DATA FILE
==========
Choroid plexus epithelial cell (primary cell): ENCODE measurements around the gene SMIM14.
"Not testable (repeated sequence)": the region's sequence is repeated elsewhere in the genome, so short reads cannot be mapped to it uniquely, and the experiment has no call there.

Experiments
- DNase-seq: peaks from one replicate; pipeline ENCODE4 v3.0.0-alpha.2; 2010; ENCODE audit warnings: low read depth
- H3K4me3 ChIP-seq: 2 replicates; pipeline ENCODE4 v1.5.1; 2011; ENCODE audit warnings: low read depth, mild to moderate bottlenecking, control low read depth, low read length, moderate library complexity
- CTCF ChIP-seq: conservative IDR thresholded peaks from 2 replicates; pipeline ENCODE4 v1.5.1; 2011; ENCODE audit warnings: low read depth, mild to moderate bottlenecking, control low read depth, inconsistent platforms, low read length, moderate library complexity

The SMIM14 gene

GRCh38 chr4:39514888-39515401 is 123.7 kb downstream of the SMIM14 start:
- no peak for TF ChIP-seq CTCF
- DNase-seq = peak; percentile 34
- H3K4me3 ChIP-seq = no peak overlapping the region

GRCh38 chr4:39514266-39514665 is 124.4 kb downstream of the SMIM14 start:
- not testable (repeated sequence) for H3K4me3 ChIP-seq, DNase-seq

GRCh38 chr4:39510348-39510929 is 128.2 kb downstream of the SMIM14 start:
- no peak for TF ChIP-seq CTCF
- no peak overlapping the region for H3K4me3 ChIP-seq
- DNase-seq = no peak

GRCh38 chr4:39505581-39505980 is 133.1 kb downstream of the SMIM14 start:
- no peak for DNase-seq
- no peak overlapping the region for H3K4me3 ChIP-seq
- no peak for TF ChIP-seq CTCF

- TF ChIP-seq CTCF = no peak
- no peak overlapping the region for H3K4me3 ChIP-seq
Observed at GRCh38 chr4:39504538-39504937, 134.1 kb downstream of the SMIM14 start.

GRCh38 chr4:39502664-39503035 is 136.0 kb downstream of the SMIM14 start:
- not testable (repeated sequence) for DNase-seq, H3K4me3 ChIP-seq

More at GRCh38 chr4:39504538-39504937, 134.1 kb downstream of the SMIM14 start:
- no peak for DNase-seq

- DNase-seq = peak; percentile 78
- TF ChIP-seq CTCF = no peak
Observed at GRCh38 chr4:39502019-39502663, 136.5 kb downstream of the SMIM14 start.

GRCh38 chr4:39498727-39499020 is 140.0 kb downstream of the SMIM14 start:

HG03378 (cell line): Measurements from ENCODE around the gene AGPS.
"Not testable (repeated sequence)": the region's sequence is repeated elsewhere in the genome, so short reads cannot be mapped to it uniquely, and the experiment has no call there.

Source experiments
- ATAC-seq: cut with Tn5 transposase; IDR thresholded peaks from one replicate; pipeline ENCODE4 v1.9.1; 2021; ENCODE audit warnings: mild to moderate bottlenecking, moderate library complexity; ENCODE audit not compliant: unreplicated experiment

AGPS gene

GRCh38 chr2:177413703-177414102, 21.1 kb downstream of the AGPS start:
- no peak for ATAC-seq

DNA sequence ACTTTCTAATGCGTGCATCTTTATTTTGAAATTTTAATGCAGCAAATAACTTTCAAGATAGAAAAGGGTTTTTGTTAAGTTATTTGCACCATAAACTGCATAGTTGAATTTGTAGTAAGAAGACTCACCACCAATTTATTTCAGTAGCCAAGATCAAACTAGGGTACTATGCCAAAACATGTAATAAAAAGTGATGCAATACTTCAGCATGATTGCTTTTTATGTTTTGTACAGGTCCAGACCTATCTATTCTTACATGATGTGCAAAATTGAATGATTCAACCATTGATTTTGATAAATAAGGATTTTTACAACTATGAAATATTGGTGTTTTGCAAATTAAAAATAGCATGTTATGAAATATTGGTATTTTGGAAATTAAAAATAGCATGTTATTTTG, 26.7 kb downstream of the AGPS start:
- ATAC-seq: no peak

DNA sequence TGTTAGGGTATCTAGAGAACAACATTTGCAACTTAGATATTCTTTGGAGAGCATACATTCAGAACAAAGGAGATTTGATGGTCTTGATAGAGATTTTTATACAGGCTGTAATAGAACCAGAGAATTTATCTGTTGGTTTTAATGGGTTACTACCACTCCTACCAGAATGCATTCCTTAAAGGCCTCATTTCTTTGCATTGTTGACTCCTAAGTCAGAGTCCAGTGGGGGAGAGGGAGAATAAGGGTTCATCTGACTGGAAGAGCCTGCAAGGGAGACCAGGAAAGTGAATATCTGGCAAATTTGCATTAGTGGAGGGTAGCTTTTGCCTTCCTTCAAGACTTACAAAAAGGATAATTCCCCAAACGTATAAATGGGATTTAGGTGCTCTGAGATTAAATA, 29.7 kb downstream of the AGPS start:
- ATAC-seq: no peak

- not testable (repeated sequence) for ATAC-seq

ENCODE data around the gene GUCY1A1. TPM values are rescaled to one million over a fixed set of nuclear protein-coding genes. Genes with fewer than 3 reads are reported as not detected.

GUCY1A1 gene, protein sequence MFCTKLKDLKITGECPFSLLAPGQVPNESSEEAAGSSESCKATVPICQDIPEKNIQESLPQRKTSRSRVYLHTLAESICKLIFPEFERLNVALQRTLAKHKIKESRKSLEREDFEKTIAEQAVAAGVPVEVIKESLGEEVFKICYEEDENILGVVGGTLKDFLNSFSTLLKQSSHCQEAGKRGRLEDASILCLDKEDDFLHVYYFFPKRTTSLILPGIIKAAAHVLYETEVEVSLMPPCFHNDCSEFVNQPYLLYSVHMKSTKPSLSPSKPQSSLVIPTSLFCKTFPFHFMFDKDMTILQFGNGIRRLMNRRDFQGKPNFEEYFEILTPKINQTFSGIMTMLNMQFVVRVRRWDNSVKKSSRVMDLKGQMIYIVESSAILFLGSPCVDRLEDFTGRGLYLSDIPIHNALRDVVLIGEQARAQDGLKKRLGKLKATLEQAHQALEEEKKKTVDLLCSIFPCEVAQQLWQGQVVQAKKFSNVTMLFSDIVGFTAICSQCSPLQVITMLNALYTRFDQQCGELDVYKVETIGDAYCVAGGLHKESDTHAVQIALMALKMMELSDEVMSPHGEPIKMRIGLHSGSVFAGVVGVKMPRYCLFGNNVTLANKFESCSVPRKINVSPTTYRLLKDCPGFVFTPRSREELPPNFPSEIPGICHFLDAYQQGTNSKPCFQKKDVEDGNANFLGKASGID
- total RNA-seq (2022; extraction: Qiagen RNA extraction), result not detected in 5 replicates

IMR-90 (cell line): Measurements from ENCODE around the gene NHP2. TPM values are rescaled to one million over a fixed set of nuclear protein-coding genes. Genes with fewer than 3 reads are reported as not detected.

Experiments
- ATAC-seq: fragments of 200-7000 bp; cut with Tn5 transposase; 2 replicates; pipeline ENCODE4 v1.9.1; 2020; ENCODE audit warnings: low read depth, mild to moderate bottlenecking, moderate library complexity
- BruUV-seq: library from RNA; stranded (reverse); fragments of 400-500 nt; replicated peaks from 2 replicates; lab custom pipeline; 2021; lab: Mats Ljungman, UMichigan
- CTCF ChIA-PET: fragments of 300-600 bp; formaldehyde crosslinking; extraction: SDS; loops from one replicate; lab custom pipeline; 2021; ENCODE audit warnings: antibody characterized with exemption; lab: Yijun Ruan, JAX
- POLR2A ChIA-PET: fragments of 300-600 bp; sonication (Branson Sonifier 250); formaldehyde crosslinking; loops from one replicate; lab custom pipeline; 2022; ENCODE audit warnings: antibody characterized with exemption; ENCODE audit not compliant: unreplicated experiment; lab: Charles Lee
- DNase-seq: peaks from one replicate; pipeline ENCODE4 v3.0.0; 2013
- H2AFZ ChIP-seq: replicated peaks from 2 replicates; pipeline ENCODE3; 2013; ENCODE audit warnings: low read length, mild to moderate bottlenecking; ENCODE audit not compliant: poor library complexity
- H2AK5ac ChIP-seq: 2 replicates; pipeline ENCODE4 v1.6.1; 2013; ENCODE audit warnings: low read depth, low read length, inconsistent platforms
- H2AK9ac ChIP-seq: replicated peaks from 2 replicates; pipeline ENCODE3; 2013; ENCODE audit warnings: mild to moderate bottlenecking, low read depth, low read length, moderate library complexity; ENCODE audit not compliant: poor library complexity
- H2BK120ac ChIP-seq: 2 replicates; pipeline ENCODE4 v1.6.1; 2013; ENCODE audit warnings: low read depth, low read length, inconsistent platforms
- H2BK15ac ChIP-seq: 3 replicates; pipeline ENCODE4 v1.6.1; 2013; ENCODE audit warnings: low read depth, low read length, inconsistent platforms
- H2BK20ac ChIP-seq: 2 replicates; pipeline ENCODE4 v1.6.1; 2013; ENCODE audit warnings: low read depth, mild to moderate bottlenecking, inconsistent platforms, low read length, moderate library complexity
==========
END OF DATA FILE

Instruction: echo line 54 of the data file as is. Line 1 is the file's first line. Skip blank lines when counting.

- DNase-seq: peaks from one replicate; pipeline ENCODE4 v3.0.0; 2013